E. Ertorer, F. Vasefi, J. Keshwah, M. Najiminaini, C. Halfpap, U. Langbein, J. J. L. Carson, D. W. Hamilton, and S. Mittler, “Large area periodic, systematically changing, multishape nanostructures by laser interference lithography and cell response to these topographies,” J. Biomed. Opt. 18(3), 035002 (2013).
[Crossref] [PubMed]

Fan, J. A.

L. Gao, Y. Zhang, H. Zhang, S. Doshay, X. Xie, H. Luo, D. Shah, Y. Shi, S. Xu, H. Fang, J. A. Fan, P. Nordlander, Y. Huang, and J. A. Rogers, “Optics and nonlinear buckling mechanics in large-area, highly stretchable arrays of plasmonic nanostructures,” ACS Nano 9(6), 5968–5975 (2015).
[Crossref] [PubMed]

Fang, H.

L. Gao, Y. Zhang, H. Zhang, S. Doshay, X. Xie, H. Luo, D. Shah, Y. Shi, S. Xu, H. Fang, J. A. Fan, P. Nordlander, Y. Huang, and J. A. Rogers, “Optics and nonlinear buckling mechanics in large-area, highly stretchable arrays of plasmonic nanostructures,” ACS Nano 9(6), 5968–5975 (2015).
[Crossref] [PubMed]

Ferrara, J.

Friedman, D. J.

E. E. Perl, C. T. Lin, W. E. McMahon, D. J. Friedman, and J. E. Bowers, “Ultrabroadband and wide-angle hybrid antireflection coatings with nanostructures,” IEEE J. Photovoltaics 4(3), 962–967 (2014).
[Crossref]

Ganesh, V. A.

H. K. Raut, V. A. Ganesh, A. S. Nair, and S. Ramakrishna, “Anti-reflective coatings: a critical, in-depth review,” Energy Environ. Sci. 4(10), 3779 (2011).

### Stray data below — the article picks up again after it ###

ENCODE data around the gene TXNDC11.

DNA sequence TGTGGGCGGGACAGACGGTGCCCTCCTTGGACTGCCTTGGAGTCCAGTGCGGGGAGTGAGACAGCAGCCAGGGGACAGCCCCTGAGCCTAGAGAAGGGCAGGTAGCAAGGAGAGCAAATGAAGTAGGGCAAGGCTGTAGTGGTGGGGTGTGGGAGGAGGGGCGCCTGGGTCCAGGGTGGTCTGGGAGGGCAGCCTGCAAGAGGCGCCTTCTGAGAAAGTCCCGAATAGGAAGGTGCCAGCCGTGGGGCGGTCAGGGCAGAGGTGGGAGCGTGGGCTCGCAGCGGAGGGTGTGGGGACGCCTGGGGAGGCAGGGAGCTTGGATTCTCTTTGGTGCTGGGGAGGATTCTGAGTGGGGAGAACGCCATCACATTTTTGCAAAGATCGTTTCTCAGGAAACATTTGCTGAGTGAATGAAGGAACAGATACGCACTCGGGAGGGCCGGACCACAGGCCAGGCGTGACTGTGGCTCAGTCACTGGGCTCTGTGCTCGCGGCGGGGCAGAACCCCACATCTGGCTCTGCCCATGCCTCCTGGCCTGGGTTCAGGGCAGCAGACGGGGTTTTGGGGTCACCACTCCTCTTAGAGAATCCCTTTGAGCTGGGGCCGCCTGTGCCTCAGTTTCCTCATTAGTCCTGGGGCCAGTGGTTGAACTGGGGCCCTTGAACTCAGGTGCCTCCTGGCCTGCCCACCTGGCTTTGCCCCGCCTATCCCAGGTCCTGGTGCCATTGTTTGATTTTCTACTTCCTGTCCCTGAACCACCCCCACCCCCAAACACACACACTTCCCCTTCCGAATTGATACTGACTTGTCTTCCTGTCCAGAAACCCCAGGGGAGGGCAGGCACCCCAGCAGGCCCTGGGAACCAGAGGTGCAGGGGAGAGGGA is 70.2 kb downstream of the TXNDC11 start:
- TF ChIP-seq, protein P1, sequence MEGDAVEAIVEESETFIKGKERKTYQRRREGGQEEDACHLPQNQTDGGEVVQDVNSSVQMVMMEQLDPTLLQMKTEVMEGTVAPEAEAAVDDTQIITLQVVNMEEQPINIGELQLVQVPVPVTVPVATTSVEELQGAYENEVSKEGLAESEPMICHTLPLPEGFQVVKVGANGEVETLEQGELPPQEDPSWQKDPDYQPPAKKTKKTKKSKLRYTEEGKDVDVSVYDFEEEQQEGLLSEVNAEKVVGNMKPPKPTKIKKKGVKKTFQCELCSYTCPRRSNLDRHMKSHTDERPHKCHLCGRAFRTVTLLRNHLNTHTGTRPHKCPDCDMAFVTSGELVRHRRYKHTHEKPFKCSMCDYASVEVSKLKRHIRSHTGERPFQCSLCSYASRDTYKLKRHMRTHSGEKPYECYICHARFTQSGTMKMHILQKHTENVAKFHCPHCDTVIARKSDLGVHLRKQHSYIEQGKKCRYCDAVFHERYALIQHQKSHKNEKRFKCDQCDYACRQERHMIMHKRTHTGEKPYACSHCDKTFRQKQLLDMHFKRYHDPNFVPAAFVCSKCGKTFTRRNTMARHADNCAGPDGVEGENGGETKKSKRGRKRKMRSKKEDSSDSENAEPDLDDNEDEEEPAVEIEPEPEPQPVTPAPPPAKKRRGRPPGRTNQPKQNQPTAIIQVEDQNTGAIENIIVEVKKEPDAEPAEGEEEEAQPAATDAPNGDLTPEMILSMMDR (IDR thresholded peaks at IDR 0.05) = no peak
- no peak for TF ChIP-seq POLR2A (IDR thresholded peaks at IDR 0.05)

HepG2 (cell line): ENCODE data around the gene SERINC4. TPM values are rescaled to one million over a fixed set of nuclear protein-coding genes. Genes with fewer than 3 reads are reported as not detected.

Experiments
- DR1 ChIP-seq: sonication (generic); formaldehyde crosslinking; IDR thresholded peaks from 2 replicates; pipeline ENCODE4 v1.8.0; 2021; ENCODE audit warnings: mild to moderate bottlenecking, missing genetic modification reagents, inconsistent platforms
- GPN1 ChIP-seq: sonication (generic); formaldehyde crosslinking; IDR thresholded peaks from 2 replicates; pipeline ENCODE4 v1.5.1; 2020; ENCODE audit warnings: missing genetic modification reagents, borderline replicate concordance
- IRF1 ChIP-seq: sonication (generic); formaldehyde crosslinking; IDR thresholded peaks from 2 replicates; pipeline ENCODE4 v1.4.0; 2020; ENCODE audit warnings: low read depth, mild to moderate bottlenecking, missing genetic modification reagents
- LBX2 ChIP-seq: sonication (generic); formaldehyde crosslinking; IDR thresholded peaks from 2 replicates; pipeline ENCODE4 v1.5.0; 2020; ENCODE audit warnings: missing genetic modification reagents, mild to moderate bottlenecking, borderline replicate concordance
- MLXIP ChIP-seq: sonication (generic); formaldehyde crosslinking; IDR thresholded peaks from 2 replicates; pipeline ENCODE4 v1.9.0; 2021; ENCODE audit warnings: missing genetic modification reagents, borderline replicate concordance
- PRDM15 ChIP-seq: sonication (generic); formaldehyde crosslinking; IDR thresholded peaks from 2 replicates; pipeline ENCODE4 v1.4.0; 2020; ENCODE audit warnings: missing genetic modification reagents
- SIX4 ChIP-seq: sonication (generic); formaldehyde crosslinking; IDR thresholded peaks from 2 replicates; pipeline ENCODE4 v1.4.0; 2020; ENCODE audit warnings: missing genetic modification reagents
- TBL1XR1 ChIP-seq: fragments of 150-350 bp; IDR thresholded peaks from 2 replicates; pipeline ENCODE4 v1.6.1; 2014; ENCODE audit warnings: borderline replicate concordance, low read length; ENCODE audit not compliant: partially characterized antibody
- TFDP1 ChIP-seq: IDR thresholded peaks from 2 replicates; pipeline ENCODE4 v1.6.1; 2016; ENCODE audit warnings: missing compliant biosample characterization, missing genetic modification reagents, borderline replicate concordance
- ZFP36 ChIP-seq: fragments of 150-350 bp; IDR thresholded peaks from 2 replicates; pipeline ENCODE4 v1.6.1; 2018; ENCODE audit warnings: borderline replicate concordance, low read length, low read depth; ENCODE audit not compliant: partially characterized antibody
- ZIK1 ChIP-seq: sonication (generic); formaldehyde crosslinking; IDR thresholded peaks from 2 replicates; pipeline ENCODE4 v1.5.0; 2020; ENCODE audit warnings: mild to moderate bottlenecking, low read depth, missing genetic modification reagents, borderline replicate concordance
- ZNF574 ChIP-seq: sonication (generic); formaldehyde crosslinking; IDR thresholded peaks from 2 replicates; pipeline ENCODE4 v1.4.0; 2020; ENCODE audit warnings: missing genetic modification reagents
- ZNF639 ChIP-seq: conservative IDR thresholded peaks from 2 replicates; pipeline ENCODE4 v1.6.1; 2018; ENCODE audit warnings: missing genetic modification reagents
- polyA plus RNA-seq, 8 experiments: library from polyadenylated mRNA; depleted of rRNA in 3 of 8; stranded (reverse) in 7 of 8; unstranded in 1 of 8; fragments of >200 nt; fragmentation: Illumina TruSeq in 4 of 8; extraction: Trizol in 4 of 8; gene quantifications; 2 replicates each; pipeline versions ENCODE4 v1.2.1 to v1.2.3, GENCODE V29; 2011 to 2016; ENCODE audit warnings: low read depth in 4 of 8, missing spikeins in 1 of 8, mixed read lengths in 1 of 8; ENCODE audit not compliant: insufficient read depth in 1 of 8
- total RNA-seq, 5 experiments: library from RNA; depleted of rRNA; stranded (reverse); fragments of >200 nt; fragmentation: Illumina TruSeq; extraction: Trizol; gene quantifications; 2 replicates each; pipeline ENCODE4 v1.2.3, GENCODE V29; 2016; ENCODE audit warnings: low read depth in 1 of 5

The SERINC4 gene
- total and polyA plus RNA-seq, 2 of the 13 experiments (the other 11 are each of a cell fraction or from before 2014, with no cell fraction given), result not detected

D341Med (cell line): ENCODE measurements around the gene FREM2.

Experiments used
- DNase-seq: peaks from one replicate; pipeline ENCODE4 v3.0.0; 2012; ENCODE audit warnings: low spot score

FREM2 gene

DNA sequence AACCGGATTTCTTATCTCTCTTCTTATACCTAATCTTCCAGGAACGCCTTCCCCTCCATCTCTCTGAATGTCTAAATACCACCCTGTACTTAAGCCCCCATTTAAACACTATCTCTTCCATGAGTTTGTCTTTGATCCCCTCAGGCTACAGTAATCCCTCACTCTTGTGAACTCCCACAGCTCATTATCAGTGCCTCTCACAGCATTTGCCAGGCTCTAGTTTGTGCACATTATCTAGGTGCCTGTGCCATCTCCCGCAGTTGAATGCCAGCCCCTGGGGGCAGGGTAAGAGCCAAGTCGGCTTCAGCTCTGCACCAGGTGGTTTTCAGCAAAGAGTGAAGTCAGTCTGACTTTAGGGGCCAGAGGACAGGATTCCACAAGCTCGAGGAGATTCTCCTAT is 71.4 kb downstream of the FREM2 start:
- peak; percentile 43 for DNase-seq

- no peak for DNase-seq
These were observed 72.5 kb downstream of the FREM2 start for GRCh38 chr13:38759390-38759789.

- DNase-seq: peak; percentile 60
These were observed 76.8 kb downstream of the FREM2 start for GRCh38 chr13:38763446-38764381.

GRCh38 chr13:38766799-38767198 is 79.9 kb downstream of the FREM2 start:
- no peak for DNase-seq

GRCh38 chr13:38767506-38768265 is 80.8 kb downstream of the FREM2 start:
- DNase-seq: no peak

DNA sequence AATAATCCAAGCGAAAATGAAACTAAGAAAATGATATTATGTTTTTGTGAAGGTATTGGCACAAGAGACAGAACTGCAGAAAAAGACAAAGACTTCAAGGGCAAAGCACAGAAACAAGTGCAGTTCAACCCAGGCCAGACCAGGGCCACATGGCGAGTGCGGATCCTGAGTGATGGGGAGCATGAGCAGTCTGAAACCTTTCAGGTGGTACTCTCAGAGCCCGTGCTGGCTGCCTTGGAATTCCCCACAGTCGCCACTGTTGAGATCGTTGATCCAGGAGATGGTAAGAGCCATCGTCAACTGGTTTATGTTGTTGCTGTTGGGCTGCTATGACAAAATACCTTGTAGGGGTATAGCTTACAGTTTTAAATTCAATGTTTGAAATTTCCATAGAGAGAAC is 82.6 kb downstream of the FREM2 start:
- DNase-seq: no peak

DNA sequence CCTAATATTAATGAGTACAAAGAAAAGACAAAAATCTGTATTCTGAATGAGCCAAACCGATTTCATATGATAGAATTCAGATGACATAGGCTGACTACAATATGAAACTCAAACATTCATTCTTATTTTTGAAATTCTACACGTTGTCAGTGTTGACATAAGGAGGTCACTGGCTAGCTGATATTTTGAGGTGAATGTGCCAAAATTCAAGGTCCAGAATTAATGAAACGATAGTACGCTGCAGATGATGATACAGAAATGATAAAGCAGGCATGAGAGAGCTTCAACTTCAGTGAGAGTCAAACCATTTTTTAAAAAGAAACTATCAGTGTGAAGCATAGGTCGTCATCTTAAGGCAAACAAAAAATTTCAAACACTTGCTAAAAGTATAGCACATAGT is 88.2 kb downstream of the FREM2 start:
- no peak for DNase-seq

[Crossref]

Gao, J.

F. Cheng, J. Gao, T. S. Luk, and X. Yang, “Structural color printing based on plasmonic metasurfaces of perfect light absorption,” Sci. Rep. 5, 11045 (2015).
[Crossref] [PubMed]

Gao, L.

L. Gao, Y. Zhang, H. Zhang, S. Doshay, X. Xie, H. Luo, D. Shah, Y. Shi, S. Xu, H. Fang, J. A. Fan, P. Nordlander, Y. Huang, and J. A. Rogers, “Optics and nonlinear buckling mechanics in large-area, highly stretchable arrays of plasmonic nanostructures,” ACS Nano 9(6), 5968–5975 (2015).
[Crossref] [PubMed]

Gibbons, N.

Goh, X. M.

S. J. Tan, L. Zhang, D. Zhu, X. M. Goh, Y. M. Wang, K. Kumar, C. W. Qiu, and J. K. W. Yang, “Plasmonic color palettes for photorealistic printing with aluminum nanostructures,” Nano Lett. 14(7), 4023–4029 (2014).
[Crossref] [PubMed]

Graz, I.

Q. Zhao, A. Haines, D. Snoswell, C. Keplinger, R. Kaltseis, S. Bauer, I. Graz, R. Denk, P. Spahn, G. Hellmann, and J. J. Baumberg, “Electric-field-tuned color in photonic crystal elastomers,” Appl. Phys. Lett. 100(10), 101902 (2012).
[Crossref]

Gu, H.

Y. Zhao, Z. Xie, H. Gu, C. Zhu, and Z. Gu, “Bio-inspired variable structural color materials,” Chem. Soc. Rev. 41(8), 3297–3317 (2012).
[Crossref] [PubMed]

Gu, Z.

Y. Zhao, Z. Xie, H. Gu, C. Zhu, and Z. Gu, “Bio-inspired variable structural color materials,” Chem. Soc. Rev. 41(8), 3297–3317 (2012).
[Crossref] [PubMed]

Guo, L. J.

Y. K. Wu, A. E. Hollowell, C. Zhang, and L. J. Guo, “Angle-insensitive structural colours based on metallic nanocavities and coloured pixels beyond the diffraction limit,” Sci. Rep. 3, 1194 (2013).
[Crossref] [PubMed]

Gutruf, P.

S. Walia, C. M. Shah, P. Gutruf, H. Nili, D. R. Chowdhury, W. Withayachumnankul, M. Bhaskaran, and S. Sriram, “Flexible metasurfaces and metamaterials: A review of materials and fabrication processes at micro- and nano-scales,” Appl. Phys. Rev. 2(1), 011303 (2015).
[Crossref]

Haines, A.

Q. Zhao, A. Haines, D. Snoswell, C. Keplinger, R. Kaltseis, S. Bauer, I. Graz, R. Denk, P. Spahn, G. Hellmann, and J. J. Baumberg, “Electric-field-tuned color in photonic crystal elastomers,” Appl. Phys. Lett. 100(10), 101902 (2012).